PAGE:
10 Things to remember about staying safe and protected in Qatar
Qatar is one of the safest countries in the world. Nationals and expatriates in Qatar enjoy comfortable lives here, secure in the knowledge that the country has a low crime rate. However, petty crime in the form of residential theft and in unattended vehicles are not completely unheard of.
Some things that people do worry about are protecting their health and personal belongings. As for health and safety, the summer in Qatar persists for a major portion of the year, so it is best to stay indoors for most of the day to avoid direct exposure to the harsh summer sun. So, just as you would while living anywhere else, there are precautions you can take to make your life here more safe and secure.
Always lock all doors and windows if you are leaving your house at any time, especially when you’re planning to be out of the country for extended periods. While you do, ensure that the main electrical units are switched off and if you use LPG cylinders in your kitchen, keep the supply turned off. Perhaps investing in home insurance would be a sound idea. Home Insurance from Commercial Bank offers a security cushion against losses or damage to jewellery, household goods and furniture, a separate fire insurance policy and a building cover which includes disasters, theft and civil unrest.
Always carry your Qatar government-issued ID card with you whenever you leave home. Article 6 of Law 4 (2009) requires that all residents must present proof of their residence or visa in Qatar when required by authorities, and not presenting this may result in a fine of QR10,000. This is mainly an effort to ensure that no undocumented workers are present in the country.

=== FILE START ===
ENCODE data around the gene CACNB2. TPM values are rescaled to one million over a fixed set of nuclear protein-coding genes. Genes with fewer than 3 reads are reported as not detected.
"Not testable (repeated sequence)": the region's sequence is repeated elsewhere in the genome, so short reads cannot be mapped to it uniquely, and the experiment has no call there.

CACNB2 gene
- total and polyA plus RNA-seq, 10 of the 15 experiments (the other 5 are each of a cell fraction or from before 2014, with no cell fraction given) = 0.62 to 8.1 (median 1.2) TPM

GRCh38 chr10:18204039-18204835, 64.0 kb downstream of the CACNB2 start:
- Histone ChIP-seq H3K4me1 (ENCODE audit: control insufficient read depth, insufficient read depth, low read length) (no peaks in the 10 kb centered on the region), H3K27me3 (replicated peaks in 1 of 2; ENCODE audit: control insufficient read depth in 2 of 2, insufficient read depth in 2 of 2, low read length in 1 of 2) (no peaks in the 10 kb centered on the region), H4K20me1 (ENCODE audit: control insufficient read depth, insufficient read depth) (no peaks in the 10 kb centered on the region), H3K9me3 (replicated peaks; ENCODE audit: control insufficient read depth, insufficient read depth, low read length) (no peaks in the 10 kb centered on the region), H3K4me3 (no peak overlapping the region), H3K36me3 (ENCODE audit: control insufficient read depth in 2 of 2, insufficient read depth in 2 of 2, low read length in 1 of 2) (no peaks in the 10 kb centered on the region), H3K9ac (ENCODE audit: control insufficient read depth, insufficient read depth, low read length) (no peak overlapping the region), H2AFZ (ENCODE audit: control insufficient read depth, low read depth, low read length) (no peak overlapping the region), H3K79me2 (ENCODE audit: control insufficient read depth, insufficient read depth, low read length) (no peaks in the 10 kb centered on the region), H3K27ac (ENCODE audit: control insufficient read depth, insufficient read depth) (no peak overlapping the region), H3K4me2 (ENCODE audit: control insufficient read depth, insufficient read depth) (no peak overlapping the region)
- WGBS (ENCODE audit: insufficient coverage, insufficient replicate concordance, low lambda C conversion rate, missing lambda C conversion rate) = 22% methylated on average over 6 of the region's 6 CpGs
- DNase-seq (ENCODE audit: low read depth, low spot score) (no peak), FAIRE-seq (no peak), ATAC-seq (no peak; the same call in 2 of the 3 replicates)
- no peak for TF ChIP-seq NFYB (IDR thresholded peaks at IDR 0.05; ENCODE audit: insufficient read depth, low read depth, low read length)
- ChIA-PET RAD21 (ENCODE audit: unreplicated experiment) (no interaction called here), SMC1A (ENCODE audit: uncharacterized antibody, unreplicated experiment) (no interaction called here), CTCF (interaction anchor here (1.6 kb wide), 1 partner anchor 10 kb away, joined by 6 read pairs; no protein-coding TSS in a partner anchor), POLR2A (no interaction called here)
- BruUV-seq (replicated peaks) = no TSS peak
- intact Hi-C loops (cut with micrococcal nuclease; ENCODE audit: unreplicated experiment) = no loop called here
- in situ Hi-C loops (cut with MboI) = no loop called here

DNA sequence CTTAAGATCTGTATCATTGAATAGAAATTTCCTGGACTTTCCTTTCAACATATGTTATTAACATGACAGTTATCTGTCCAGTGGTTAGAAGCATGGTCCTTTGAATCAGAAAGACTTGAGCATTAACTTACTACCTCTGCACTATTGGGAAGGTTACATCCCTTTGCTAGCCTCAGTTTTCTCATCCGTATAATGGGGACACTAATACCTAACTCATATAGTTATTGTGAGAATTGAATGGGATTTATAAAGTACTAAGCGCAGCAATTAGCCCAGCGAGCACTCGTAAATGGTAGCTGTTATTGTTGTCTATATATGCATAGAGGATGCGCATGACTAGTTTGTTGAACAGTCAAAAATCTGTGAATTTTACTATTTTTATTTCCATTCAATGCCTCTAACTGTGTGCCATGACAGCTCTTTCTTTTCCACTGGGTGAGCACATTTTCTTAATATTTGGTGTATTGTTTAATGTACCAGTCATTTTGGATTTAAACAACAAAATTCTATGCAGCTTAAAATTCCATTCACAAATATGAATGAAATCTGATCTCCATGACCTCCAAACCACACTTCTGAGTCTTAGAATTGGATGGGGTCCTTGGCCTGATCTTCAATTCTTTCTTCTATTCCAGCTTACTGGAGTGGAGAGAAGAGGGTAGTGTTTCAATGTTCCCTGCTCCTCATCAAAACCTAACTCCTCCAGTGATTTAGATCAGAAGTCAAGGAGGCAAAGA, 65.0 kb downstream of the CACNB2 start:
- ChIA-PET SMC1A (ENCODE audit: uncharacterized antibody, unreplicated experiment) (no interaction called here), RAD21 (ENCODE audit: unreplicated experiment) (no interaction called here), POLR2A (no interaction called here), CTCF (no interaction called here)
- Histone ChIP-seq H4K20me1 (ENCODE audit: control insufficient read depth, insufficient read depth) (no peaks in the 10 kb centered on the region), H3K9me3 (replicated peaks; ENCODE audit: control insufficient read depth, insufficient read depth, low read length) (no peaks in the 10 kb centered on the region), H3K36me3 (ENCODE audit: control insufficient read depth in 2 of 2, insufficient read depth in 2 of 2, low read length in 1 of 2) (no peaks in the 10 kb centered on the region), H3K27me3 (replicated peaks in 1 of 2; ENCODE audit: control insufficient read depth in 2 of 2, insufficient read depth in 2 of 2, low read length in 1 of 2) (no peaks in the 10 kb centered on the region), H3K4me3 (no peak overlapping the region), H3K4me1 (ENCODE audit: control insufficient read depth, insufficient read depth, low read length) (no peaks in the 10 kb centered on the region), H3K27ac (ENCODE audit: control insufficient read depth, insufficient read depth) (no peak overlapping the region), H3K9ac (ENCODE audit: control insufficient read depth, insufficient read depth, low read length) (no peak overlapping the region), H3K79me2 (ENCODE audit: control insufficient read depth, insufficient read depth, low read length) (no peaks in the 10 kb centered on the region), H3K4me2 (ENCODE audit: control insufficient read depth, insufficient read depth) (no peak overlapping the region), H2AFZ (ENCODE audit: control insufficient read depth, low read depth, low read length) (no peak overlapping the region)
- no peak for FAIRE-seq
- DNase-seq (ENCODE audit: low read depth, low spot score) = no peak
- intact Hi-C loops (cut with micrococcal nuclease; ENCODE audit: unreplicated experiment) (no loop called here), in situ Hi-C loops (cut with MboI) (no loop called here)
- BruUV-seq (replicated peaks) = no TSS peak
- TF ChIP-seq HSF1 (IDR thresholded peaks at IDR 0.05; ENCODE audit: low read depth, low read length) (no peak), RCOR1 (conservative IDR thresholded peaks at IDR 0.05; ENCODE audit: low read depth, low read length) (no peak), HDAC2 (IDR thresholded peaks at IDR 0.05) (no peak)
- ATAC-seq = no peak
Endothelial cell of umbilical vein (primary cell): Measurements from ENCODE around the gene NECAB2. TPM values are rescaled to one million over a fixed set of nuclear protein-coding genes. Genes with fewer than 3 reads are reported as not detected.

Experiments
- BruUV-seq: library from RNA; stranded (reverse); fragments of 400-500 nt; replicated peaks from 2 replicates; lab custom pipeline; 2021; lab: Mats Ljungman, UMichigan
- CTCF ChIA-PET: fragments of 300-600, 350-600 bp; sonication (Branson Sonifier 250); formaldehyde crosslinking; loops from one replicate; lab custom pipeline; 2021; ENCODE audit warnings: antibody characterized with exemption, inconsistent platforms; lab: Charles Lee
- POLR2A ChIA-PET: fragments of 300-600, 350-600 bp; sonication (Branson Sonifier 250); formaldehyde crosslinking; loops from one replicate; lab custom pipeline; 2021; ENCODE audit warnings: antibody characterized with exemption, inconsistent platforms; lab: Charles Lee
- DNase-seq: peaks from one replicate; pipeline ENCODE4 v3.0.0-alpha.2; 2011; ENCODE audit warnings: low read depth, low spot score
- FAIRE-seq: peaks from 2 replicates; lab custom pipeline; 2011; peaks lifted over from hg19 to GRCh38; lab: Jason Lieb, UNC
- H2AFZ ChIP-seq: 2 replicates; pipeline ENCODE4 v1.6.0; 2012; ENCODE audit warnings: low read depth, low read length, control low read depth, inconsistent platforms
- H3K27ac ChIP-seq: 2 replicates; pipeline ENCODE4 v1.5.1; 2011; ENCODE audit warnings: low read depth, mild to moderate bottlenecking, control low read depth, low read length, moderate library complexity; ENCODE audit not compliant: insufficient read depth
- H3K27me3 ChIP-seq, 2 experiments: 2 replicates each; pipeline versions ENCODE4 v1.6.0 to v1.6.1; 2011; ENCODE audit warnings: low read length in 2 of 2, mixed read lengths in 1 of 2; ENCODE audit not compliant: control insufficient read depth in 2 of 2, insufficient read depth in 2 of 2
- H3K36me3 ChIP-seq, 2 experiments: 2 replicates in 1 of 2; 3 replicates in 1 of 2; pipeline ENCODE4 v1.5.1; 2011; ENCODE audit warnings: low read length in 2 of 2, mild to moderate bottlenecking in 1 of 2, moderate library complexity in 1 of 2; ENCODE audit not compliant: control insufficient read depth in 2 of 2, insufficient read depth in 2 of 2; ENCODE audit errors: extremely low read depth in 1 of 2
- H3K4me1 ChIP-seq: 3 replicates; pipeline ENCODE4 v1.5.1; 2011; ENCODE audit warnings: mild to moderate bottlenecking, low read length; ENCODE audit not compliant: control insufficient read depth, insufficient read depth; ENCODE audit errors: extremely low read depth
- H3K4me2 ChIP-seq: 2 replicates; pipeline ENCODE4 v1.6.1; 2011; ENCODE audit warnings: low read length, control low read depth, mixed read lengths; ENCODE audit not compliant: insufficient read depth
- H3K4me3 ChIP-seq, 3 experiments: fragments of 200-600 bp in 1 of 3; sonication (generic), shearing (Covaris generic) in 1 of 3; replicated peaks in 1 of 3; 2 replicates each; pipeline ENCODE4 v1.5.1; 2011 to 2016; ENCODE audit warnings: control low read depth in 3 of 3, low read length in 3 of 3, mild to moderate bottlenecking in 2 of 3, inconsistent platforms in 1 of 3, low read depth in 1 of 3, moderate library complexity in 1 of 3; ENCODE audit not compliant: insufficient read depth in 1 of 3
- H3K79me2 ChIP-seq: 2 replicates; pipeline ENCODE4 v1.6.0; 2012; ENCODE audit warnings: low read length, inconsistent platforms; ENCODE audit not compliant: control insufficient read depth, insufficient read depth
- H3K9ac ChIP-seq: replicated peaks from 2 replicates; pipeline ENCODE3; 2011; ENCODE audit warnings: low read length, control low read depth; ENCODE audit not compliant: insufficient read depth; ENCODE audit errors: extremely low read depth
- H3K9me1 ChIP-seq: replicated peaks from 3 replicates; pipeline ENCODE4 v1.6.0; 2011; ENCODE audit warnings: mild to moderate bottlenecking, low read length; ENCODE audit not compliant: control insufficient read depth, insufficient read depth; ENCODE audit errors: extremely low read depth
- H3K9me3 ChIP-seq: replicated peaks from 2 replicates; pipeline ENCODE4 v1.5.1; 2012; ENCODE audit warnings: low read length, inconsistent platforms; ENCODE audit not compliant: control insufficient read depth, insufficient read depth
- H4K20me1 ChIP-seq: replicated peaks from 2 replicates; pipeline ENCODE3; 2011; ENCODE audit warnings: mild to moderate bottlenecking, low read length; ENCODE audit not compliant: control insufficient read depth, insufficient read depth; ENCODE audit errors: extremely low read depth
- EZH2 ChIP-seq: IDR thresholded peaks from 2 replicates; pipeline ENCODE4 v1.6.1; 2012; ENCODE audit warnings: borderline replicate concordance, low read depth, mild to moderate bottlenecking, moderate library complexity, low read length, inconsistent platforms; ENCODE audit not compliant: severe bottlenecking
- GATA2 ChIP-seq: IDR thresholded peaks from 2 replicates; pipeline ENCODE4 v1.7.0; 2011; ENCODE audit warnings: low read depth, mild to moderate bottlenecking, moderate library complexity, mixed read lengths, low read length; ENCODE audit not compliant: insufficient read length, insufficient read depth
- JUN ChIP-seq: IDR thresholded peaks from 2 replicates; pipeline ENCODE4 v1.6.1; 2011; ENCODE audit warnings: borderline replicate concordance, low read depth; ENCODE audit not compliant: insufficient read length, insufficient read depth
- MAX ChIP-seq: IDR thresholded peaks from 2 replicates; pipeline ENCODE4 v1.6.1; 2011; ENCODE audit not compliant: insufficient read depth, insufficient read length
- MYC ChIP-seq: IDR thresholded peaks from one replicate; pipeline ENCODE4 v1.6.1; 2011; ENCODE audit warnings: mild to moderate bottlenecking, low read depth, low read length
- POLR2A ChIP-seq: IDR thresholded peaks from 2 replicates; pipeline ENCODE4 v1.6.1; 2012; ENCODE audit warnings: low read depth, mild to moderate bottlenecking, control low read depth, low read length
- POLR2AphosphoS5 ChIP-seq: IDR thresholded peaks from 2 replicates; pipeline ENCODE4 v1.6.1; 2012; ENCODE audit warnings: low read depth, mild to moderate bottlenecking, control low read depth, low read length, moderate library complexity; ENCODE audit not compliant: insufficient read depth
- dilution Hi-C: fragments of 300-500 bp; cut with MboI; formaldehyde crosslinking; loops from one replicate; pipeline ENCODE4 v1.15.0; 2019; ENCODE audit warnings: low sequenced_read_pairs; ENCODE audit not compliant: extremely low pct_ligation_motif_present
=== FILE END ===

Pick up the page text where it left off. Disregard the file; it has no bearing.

Make sure your house has at least one fire extinguisher and smoke detectors installed in each room. These will be activated in case any smoke arises from any area within the house. If you don’t have one, ask your landlord to install one for you. Commercial Bank’s Home Insurance has a policy can provide you cover for fire-related incidents too.
Leaving your car unlocked while stepping out for a few minutes is not uncommon in public spaces; However, do not leave any valuables such as electronics or bags or papers inside while you are out. It is always a good idea to insure your vehicle against unforeseen damages and repairs; read about Commercial Bank’s Vehicle Insurance which offers three-year insurance policies for upto QR500,000.
Never leave pets or children inside locked cars during the day, even if you are stepping out for just a few minutes. The temperatures inside the car can rise rapidly which may suffocate children or pets.
While outdoors, use sunscreen generously over all exposed areas of your skin and keep yourself hydrated. Exposure to extreme heat during the summer (usually between June and early October) may lead to sunburns or heat strokes due to dehydration.
If you are visiting the desert, carry lots of water and food and ensure that your vehicle has a spare tyre and cables, just in case of any mishaps on the way. Also, keep a few emergency numbers on speed dial on your phone.
Driving in Qatar is no mean feat, not for residents and certainly not for new arrivals to the country. Road accidents are a common sight here, especially in areas with a lot of traffic. Always make sure you do not speed and follow the road rules at all times. Speeding and running red lights can carry fines up to QR6,000 per violation, not to mention, can result in fatal accidents.
It is advisable for single women to avoid walking by themselves in less crowded areas late at night. Even though Qatar is generally considered safe, it is always better to take precaution. Dressing modestly covering your shoulders and knees will help avoid unnecessary stares.
Incidents of begging have been reported around the city. If you are approached by any individual at random who talks about being in need of money citing personal reasons, do not give in to them. Cases of such people extracting large amounts of money have been reported in the past few years. It is best not to encourage them.